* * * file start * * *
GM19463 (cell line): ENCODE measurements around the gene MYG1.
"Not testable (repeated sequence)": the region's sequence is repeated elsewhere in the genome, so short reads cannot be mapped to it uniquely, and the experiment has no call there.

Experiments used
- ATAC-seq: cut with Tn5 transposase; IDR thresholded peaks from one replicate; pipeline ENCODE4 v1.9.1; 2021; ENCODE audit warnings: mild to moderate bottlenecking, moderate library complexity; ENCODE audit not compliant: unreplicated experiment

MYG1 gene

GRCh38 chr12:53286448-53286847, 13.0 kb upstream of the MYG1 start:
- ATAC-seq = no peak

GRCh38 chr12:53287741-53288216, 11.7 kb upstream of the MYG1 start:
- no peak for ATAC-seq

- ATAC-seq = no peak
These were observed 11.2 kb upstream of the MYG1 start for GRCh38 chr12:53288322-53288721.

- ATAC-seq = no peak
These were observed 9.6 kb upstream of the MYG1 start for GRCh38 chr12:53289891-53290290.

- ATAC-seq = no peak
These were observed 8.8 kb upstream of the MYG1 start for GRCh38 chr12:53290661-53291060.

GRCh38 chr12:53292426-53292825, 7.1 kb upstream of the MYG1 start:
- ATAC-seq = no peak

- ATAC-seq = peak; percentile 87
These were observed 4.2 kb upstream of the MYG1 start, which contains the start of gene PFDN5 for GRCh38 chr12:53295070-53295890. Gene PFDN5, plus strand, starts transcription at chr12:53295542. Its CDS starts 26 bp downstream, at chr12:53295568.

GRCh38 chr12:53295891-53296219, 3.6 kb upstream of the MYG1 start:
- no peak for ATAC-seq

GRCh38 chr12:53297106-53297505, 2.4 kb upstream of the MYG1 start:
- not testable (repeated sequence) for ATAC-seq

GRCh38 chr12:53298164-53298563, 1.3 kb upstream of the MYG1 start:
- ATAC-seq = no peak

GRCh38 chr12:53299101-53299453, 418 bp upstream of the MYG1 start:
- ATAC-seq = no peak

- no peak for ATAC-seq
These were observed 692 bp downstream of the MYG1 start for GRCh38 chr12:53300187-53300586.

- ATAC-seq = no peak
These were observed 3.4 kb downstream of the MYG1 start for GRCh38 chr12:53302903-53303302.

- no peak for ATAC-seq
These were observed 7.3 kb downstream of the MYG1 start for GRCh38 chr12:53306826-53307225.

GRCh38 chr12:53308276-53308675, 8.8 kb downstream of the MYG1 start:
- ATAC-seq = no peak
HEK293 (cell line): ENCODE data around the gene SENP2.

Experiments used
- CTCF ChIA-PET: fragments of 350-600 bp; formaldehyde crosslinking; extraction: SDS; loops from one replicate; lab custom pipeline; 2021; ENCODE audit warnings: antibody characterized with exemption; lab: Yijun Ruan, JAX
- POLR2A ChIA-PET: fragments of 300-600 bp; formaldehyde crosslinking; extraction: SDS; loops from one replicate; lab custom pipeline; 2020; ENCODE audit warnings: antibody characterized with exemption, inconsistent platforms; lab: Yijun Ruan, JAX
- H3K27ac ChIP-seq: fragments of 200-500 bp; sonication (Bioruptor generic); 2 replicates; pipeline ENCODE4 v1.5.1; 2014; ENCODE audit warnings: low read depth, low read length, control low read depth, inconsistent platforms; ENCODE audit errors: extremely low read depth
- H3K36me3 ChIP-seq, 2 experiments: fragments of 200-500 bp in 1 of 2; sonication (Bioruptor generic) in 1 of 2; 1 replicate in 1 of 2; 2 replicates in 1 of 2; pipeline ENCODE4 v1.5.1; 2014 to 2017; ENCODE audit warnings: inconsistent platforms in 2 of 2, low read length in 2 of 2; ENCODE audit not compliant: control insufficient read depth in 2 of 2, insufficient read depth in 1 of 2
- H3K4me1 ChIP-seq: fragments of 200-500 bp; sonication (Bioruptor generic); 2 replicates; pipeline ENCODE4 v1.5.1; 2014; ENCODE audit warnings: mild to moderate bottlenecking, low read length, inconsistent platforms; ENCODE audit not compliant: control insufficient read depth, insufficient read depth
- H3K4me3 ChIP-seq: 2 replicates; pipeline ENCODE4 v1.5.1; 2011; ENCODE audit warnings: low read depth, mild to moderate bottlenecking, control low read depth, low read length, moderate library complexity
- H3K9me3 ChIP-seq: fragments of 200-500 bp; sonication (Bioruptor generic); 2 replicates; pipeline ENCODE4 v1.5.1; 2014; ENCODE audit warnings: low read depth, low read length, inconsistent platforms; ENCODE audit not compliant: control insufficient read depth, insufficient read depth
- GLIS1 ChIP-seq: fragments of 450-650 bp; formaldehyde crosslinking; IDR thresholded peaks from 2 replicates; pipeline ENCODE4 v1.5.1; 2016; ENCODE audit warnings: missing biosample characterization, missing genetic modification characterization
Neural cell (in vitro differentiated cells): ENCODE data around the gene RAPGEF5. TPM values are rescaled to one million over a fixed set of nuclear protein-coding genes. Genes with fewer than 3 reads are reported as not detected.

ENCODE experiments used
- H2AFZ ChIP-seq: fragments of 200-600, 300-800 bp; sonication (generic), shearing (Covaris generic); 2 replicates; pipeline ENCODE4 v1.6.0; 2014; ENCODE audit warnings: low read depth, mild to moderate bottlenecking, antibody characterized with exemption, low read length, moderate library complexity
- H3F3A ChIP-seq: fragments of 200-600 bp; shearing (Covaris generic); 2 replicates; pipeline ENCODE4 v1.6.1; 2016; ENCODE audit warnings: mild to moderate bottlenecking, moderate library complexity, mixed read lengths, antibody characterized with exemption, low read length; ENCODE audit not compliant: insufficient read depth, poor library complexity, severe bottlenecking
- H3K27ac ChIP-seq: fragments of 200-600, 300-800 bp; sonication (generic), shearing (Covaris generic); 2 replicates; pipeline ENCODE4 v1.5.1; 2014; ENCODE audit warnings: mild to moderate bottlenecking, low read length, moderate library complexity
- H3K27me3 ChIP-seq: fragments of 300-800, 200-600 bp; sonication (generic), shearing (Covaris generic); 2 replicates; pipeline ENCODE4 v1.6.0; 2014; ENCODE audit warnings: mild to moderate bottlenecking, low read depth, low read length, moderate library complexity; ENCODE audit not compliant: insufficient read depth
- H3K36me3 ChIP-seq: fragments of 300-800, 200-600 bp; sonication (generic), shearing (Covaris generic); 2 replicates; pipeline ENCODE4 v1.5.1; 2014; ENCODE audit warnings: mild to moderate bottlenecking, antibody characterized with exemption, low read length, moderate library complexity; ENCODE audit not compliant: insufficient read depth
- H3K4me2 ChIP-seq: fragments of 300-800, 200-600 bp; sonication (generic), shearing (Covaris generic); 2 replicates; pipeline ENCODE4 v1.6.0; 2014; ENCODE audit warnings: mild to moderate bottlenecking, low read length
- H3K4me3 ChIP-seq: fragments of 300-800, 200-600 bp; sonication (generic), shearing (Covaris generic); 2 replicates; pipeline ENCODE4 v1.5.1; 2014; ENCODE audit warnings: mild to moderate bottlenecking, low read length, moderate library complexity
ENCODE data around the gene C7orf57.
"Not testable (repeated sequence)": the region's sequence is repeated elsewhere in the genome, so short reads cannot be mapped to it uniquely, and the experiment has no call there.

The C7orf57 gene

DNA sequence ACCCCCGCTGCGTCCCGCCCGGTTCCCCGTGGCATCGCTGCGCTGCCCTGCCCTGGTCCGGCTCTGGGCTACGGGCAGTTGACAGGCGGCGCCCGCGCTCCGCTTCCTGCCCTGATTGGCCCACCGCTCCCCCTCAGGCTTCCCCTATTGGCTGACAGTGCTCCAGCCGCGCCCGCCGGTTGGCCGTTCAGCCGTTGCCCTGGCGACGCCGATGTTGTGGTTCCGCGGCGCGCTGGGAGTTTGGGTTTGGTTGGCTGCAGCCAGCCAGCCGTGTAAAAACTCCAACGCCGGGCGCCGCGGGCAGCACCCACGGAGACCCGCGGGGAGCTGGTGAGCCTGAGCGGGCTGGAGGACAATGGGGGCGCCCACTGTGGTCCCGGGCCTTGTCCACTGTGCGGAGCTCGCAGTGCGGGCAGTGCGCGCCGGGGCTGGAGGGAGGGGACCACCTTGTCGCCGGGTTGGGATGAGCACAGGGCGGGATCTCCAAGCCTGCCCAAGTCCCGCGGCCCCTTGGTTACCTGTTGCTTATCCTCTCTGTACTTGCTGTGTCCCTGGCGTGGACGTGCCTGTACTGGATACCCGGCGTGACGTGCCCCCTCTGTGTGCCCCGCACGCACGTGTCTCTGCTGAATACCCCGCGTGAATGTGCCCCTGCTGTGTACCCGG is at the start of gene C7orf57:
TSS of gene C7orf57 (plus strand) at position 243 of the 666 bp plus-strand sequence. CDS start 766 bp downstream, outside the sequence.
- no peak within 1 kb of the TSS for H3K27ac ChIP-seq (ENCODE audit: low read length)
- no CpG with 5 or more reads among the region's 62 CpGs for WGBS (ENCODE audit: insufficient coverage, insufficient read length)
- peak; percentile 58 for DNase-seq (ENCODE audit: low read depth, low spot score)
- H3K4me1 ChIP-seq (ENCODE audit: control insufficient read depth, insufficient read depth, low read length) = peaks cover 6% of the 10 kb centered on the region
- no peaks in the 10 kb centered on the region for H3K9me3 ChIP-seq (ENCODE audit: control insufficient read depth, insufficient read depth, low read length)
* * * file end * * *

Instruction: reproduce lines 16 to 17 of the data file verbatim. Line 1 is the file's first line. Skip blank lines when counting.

GRCh38 chr12:53292426-53292825, 7.1 kb upstream of the MYG1 start:
- ATAC-seq = no peak